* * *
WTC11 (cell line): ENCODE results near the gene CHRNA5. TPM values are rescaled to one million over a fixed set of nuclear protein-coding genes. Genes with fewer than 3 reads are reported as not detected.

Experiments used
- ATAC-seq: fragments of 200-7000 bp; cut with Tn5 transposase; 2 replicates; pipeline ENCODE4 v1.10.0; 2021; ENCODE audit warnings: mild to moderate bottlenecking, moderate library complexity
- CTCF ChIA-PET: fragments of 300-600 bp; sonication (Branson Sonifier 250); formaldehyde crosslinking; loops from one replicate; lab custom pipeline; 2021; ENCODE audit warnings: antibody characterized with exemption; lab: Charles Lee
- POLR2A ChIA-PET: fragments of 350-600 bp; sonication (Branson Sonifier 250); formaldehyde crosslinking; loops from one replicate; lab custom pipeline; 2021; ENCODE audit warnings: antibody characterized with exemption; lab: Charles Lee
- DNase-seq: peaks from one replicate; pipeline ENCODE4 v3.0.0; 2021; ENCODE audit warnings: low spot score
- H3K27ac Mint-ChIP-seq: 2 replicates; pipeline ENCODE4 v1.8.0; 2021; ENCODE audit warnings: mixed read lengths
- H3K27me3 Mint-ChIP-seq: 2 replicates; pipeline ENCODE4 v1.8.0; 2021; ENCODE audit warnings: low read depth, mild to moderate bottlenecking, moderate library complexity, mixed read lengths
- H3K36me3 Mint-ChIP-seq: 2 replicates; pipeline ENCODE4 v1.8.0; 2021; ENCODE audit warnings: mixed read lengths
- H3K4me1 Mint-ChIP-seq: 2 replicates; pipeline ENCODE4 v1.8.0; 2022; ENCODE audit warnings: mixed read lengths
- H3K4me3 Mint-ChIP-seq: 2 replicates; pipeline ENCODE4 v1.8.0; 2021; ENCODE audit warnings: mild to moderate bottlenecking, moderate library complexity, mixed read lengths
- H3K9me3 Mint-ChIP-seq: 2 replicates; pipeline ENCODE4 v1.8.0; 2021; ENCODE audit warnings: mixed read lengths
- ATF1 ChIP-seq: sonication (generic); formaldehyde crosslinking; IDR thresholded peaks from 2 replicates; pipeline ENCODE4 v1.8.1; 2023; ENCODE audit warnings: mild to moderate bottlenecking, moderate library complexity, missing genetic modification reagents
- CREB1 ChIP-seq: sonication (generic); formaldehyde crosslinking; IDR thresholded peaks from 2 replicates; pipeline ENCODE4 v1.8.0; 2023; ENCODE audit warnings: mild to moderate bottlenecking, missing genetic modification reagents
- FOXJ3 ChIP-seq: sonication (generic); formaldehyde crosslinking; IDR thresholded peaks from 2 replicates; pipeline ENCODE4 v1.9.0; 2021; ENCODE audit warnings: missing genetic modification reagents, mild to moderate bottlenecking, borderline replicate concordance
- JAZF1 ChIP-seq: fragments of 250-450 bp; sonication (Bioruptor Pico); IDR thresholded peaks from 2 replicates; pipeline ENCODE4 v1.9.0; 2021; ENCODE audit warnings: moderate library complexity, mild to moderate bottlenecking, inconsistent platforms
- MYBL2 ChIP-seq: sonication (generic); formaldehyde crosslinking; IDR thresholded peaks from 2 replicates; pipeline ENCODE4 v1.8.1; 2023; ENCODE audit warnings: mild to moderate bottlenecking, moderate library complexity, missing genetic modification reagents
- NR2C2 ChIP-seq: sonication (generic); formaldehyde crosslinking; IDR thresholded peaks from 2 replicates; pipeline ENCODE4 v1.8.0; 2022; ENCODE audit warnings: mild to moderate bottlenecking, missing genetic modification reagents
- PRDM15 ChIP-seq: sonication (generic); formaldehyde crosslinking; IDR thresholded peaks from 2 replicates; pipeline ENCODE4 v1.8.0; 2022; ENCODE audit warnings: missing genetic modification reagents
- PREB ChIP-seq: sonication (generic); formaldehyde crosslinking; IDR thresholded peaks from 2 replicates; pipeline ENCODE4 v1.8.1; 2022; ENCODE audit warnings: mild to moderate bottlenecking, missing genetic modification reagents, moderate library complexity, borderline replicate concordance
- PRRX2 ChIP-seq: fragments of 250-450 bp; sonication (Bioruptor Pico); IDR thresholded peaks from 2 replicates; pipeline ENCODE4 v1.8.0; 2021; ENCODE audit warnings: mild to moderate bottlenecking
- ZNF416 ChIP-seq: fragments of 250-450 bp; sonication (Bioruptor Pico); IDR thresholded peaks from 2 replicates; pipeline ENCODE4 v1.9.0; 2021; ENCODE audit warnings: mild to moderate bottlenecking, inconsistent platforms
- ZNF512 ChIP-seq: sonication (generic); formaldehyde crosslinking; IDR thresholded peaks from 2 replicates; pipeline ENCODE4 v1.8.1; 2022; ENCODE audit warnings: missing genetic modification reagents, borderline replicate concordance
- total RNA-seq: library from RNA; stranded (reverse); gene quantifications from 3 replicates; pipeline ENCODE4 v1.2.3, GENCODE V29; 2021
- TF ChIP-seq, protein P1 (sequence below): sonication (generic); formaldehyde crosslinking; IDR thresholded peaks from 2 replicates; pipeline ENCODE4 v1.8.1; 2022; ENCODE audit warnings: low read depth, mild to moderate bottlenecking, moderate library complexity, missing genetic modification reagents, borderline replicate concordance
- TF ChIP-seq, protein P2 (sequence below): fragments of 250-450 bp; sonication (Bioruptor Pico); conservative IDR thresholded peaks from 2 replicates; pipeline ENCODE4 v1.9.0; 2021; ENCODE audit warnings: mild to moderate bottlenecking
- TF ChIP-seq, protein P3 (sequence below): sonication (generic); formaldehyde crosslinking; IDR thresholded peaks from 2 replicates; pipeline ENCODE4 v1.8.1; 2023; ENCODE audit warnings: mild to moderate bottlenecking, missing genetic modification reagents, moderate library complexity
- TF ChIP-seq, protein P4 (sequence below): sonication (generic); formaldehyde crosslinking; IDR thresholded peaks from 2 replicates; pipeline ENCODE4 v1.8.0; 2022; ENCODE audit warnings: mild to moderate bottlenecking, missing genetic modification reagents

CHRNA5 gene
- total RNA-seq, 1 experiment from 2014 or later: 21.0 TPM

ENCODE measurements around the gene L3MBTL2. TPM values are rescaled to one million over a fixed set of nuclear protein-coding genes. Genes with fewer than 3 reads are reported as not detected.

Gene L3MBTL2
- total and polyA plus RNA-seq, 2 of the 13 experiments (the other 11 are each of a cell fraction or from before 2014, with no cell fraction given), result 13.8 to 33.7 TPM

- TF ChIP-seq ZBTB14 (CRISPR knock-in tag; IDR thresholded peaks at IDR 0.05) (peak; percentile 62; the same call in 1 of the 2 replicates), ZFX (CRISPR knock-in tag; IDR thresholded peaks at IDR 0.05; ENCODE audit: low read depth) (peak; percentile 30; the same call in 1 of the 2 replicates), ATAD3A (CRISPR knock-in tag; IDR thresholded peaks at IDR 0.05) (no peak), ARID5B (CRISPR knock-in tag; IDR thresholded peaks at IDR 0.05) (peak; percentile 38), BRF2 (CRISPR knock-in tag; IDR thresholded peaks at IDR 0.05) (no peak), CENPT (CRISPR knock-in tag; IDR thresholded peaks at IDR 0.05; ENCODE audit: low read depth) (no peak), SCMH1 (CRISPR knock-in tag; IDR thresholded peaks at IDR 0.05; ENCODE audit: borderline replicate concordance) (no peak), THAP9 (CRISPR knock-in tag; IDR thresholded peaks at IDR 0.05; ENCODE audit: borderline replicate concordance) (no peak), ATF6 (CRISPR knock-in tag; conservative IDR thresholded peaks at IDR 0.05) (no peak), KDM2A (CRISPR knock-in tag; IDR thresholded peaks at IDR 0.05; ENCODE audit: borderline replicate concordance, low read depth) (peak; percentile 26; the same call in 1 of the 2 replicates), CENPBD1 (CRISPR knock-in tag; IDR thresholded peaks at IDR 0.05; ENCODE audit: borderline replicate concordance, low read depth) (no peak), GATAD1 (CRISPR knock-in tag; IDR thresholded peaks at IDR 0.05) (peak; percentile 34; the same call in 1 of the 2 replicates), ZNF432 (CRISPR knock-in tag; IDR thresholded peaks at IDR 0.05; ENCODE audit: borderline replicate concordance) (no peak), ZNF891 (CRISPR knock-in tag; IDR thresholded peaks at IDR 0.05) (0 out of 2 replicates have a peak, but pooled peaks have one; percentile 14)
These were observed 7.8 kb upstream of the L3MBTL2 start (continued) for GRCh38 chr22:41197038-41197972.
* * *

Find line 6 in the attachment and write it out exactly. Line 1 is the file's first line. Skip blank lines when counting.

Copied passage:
- DNase-seq: peaks from one replicate; pipeline ENCODE4 v3.0.0; 2021; ENCODE audit warnings: low spot score